I have tried to coin this term through my own blog but Feedburner stats show it’s not getting much traffic these days, so perhaps it will catch on from here.
In my quest for power and glory I have tried many things to promote my music and among those things is what many consider a must have: presence on Myspace. When I started my first Myspace music page, I wasn’t thinking about marketing in the technical sense but recognized that I could achieve a better reach through its communities.
Once my first page was gaining momentum and I had begun to finish more of my vocal work, I decided to re-brand some songs as done by Jeremy Glenn rather than my other moniker MakeShift and give JG his own Myspace page.
One would have thought it easy then to draw all of the same fans for JG as for MS. But it was not the case. What I began to realize was that :
- The fans of MS music wouldn’t necessarily like the JG music; and
- By this time the rest of the world had caught on to Myspace and were flooding its servers with more pages, more media and more text.
JG just seemed to get lost in the white noise of Myspace. My attack plan therefore became what I call spriending: spamming for friends on Myspace. I did the math to determine how I could get 500 in a month and went at it. The results, however, have been less than positive and I still feel that JG is lost in the Great White Noise of Myspace.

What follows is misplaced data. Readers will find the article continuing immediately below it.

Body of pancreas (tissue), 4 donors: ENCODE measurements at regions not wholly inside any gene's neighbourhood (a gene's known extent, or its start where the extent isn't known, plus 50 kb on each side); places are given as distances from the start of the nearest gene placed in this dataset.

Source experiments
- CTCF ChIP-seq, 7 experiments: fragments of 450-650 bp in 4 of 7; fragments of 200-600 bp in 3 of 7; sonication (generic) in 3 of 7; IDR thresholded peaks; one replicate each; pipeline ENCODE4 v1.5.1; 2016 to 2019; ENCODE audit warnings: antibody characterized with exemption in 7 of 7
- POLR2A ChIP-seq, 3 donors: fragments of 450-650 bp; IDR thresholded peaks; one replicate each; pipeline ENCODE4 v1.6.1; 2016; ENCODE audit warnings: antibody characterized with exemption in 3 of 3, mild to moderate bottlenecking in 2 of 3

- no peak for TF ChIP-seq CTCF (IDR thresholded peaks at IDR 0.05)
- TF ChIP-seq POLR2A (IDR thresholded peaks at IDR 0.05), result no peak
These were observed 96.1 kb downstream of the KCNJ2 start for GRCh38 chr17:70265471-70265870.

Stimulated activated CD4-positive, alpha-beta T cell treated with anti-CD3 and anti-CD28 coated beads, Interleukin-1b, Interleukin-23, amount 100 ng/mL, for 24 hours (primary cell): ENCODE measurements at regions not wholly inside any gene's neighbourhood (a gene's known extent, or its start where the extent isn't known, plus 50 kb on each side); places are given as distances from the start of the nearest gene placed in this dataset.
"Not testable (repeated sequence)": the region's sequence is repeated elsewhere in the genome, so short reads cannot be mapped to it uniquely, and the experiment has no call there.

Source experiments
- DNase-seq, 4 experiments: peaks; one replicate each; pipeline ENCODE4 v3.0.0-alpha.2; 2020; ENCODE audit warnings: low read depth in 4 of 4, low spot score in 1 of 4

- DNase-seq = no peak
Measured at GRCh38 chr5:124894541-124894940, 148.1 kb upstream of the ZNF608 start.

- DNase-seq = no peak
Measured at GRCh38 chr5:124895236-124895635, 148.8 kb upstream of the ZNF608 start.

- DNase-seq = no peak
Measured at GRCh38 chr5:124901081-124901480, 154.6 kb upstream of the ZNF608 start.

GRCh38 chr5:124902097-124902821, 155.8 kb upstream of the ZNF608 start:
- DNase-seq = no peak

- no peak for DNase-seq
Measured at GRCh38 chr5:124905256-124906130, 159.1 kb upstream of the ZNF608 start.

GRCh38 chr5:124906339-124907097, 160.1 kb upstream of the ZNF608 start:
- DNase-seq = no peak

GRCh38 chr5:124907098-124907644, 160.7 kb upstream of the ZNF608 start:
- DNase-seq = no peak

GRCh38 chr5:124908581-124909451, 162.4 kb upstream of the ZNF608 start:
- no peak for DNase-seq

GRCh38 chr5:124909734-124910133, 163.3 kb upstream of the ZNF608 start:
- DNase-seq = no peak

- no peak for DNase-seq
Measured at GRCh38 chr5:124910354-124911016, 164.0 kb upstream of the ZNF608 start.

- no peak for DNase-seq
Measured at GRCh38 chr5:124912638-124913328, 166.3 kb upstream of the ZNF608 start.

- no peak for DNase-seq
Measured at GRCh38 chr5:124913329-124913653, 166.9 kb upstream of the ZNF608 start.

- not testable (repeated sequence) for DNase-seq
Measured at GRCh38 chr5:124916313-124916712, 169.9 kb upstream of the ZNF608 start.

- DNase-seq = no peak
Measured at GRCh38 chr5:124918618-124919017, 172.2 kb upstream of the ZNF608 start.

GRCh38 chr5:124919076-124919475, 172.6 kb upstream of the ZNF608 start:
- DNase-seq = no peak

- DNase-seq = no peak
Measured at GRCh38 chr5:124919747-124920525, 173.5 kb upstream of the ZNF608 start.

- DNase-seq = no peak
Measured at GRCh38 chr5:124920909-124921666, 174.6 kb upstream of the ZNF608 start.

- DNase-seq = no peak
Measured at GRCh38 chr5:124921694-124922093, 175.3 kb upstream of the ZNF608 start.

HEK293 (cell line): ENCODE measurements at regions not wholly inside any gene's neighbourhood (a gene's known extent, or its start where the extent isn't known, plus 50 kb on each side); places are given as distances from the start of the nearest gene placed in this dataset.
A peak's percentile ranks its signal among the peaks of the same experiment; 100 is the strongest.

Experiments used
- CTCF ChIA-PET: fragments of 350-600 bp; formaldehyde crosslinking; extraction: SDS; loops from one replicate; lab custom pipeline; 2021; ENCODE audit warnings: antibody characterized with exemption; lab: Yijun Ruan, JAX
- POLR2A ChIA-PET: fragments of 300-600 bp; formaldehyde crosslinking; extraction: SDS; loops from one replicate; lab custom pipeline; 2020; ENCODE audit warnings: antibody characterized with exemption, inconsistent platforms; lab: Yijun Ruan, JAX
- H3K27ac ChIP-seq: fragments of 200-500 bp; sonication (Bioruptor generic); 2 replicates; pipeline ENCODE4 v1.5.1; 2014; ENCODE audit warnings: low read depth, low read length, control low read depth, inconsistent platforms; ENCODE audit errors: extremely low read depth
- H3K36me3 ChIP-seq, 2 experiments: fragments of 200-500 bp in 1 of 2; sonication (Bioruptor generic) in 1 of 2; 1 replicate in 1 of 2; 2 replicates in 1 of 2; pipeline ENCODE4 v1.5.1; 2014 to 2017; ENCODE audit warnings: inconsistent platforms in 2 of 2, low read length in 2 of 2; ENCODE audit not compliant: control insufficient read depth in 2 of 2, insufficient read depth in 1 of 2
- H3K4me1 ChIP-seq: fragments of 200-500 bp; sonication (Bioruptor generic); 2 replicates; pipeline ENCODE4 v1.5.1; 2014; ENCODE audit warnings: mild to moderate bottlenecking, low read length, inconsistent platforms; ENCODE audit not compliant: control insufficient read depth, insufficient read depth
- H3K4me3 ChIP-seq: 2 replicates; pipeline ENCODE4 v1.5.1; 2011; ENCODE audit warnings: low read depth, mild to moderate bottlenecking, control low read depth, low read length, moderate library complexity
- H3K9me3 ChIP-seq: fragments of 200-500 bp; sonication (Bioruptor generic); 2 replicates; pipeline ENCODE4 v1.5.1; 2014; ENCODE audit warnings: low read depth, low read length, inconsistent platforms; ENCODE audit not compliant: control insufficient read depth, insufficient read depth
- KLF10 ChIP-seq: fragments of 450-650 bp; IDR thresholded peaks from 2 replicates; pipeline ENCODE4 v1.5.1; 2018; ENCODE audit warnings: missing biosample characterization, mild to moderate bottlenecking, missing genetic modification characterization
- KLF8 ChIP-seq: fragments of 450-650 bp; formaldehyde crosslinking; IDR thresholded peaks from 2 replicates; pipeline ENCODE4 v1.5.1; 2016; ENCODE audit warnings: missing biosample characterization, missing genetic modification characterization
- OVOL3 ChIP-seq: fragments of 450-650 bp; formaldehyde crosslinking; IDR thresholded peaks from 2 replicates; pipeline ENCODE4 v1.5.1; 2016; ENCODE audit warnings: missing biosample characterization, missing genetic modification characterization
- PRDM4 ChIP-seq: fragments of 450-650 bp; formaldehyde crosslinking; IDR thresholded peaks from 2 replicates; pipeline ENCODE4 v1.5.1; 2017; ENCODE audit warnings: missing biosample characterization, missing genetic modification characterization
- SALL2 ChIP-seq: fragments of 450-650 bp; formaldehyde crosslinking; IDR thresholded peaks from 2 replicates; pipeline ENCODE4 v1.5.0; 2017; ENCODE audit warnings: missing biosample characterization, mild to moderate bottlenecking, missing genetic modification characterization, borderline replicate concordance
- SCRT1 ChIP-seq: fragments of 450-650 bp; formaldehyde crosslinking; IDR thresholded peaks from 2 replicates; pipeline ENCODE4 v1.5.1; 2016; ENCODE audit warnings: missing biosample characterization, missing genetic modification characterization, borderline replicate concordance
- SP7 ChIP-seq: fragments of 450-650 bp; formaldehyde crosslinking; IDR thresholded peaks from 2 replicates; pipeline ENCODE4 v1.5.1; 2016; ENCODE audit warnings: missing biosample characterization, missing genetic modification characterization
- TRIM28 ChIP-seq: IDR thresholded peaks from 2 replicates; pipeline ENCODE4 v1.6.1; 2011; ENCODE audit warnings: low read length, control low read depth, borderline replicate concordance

So how do I combat this problem? My good friend and musical ally Todd “Rod Skimmins” Simmons (listen to MSM shows 5&6) gave me what I consider the best advice (and something that was mentioned in one of my marketing resources, Self-Promotion for the Creative Person): building a relationship.
Todd has found the best results promoting his DJ duo Gang of Two and their Bang the Party night by sending personalized messages to each “new friend” and being sure that their musical tastes fall in line with what Gang of Two play on their night. He says this way he fosters a relationship instead of coming off as just another “friend” with a personal interest. He says he is much more likely to see those people at the party and have them coming back again and again. Next Step, trying it out with my own site.